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Rick Ross, Dr. Dre, Jay-Z sued again over sampling of gospel song

By Andrew Thomason | Nov 22, 2013

Drug dealing, murder, sex and gospel music aren’t topics that generally intersect, but that’s exactly what happened in a rap song that is now at the center of a federal lawsuit.

Clara Shepherd Warrick and Jimmy Weary filed a complaint Nov. 19 in Chicago’s federal court against Shawn Carter (Jay-Z), Andre Young (Dr. Dre), William Roberts II (Rick Ross) and producer Jacob Dutton (Jake One), as well their recording labels, for the alleged use of the plaintiffs’ gospel song in a track on Ross' Grammy-nominated rap album “God Forgives- I Don’t”.

Represented by James Montgomery Jr. of James D. Montgomery & Associates in Chicago, Warrick and Weary claim the defendants “hijacked music and lyrics” from their song “I’m So Grateful” for use in the “vulgar” rap song titled “3 Kings.”

The plaintiffs first filed the suit in February, but it was dismissed in July based on the pre-condition of their filing of a supplemental copyright registration for their song.

Supplemental copyright registrations are generally filed if the information in the original filing is either incorrect or incomplete. Warrick and Weary claim they filed the supplemental registration earlier this year.

In their recently-filed suit, Warrick and Weary assert they recorded and copyrighted “I’m So Grateful” in 1976 while working together in the gospel group “Crowns of Glory.”

The suit states Warrick wrote the lyrics to the song, which appeared on the album “God Save the Children,” and that Weary composed the music.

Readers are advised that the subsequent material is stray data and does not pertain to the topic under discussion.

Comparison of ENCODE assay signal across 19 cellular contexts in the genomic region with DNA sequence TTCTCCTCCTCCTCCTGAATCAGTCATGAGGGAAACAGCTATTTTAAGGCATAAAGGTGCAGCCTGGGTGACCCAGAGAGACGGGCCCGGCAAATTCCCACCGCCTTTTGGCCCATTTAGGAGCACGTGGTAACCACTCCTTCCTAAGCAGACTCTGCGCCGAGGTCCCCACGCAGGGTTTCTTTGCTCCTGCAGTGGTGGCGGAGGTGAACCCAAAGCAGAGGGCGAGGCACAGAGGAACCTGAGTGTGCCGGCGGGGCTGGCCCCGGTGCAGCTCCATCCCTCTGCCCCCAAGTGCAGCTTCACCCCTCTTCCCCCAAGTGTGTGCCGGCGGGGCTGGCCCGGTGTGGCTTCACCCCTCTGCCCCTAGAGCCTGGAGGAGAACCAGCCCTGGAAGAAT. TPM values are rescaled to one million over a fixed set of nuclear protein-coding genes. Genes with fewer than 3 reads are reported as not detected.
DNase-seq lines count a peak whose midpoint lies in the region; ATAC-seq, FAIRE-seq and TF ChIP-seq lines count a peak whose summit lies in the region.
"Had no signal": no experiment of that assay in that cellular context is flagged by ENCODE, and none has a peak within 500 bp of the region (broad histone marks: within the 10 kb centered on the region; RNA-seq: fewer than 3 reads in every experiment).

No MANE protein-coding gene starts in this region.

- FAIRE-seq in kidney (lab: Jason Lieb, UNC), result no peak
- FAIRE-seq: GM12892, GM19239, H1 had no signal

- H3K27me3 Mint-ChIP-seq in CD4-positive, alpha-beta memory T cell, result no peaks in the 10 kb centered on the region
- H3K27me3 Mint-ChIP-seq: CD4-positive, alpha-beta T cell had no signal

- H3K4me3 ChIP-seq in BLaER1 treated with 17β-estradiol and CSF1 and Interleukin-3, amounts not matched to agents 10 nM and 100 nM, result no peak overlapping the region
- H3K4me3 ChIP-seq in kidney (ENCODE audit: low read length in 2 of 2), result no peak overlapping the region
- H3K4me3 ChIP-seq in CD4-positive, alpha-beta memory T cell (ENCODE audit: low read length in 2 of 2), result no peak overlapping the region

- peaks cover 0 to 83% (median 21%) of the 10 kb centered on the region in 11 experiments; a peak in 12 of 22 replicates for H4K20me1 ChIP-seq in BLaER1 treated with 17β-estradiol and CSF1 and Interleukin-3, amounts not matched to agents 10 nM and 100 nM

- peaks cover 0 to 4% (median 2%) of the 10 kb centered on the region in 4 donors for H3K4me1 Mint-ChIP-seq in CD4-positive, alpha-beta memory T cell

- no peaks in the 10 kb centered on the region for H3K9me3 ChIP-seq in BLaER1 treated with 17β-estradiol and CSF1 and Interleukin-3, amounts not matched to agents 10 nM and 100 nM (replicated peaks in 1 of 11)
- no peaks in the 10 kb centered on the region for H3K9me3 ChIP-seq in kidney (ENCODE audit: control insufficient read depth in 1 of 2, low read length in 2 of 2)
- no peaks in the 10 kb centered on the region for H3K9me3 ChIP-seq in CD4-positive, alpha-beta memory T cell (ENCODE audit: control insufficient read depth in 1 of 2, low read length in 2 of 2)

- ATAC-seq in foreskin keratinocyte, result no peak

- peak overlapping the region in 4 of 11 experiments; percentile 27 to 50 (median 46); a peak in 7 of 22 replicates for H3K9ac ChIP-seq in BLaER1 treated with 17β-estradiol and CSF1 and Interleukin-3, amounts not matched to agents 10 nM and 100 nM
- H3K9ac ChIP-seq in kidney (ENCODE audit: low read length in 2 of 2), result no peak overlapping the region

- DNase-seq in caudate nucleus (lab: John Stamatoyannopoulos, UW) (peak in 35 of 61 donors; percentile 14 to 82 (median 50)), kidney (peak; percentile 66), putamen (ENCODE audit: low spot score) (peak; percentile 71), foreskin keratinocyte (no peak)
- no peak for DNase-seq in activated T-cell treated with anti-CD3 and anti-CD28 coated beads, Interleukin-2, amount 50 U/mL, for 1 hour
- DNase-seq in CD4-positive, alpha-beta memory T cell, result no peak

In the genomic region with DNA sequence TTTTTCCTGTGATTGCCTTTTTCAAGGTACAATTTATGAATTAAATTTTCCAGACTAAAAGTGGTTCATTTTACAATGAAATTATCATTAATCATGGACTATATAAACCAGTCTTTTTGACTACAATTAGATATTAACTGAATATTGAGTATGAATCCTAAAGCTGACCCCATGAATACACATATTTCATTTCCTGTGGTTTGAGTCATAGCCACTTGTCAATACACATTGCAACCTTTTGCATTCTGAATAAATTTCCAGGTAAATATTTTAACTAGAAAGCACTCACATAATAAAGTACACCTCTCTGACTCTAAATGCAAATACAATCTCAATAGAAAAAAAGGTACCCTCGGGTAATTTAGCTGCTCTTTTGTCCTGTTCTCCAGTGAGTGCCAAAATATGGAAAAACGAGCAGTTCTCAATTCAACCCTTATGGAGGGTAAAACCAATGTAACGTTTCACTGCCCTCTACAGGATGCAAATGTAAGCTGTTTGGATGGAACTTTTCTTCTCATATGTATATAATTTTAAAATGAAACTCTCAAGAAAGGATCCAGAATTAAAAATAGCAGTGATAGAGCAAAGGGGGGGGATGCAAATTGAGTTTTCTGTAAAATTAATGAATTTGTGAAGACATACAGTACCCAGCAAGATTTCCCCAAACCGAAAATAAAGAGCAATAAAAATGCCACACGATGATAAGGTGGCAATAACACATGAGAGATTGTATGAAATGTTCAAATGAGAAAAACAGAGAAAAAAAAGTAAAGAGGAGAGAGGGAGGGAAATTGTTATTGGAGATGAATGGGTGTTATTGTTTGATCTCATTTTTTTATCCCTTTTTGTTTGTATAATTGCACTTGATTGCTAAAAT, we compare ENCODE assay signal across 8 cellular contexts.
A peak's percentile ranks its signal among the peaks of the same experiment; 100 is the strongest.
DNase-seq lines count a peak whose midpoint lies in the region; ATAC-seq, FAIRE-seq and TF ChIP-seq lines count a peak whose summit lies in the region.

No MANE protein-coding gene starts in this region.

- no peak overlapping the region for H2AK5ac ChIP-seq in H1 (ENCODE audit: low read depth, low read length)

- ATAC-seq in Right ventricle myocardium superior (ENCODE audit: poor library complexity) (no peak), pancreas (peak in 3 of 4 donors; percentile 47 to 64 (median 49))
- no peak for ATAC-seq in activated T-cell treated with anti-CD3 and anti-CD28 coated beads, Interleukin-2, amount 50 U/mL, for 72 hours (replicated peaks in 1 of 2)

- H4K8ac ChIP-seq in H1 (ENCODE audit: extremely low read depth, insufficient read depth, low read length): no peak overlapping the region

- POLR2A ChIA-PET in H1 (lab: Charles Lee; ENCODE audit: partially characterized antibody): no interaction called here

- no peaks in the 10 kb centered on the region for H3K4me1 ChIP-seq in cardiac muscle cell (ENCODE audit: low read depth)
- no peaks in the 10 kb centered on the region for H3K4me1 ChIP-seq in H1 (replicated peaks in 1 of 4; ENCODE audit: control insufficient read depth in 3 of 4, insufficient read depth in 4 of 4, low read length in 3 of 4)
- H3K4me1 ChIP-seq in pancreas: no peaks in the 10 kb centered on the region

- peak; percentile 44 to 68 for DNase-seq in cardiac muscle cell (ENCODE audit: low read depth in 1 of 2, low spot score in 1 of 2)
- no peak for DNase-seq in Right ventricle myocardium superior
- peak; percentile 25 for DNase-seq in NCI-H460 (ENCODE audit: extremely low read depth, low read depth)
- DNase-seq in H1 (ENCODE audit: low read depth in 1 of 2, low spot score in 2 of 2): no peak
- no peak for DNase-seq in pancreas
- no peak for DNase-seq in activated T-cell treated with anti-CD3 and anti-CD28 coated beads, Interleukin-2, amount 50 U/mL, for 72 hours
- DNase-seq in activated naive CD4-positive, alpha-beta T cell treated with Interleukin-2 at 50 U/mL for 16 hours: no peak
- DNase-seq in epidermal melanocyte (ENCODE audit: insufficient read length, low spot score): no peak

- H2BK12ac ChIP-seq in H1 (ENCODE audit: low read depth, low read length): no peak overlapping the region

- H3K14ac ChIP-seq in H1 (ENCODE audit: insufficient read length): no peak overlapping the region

The plaintiffs claim the use of their song in a rap that includes lyrics like “come and suck a d**k for a millionaire” and “spray these ni**as baby just like daddy taught ya” hurts the commercial value of the original song among gospel musicians, as well as their reputations.

Warrick and Weary also contend the defendants knew about the need to get permission to sample their song before its release, but failed to approach either about licensing.

“Defendants have already committed and are continuing to commit copyright infringement by copying, sampling from, performing and distributing derivative copies of Plaintiffs’ work without Plaintiffs’ authorization and against Plaintiffs’ objections,” the complaint states.

About one year ago, the suit asserts, the plaintiffs’ attorney notified the defendants in writing of the alleged copyright infringement and asked them to cease and desist.

The attorneys for rappers Rick Ross and Dr. Dre responded by claiming they had permission to use the song, the complaint states.

After they responded, the suit contends that counsel for Universal Music Group, one of the recording labels named as a defendant in the case, produced copies of two writers’ agreements-- one signed by Warrick and one signed by Weary -- as alleged proof they had the right to use the gospel song.

Weary, however, claims he never signed the agreement. He asserts his agreement was signed as “James Weary,” but "Weary’s legal name is Jimmy Lee Weary and he has never gone by or signed his name as James Weary.”

According to the suit, Weary was given credit in the album on which “3 Kings” appeared for song writing. He claims he did not give permission for his name or likeness to be used in conjunction with “3 Kings”, and doesn't want to be connected to the song in any way.

For her part, Warrick alleges that any agreement she signed is expired, and did not allow for the use of her lyrics in rap.

Along with a permanent injunction against using “I’m So Grateful” in the “3 Kings” song, Warrick and Weary are asking that any profits made off the song be paid to them. They are also seeking enhanced damages for the defendants’ alleged willful copyright infringement.

In addition, the plaintiffs want all infringing copies of “3 Kings” owned or controlled by the defendants be impounded, including complete albums on which the song appears.

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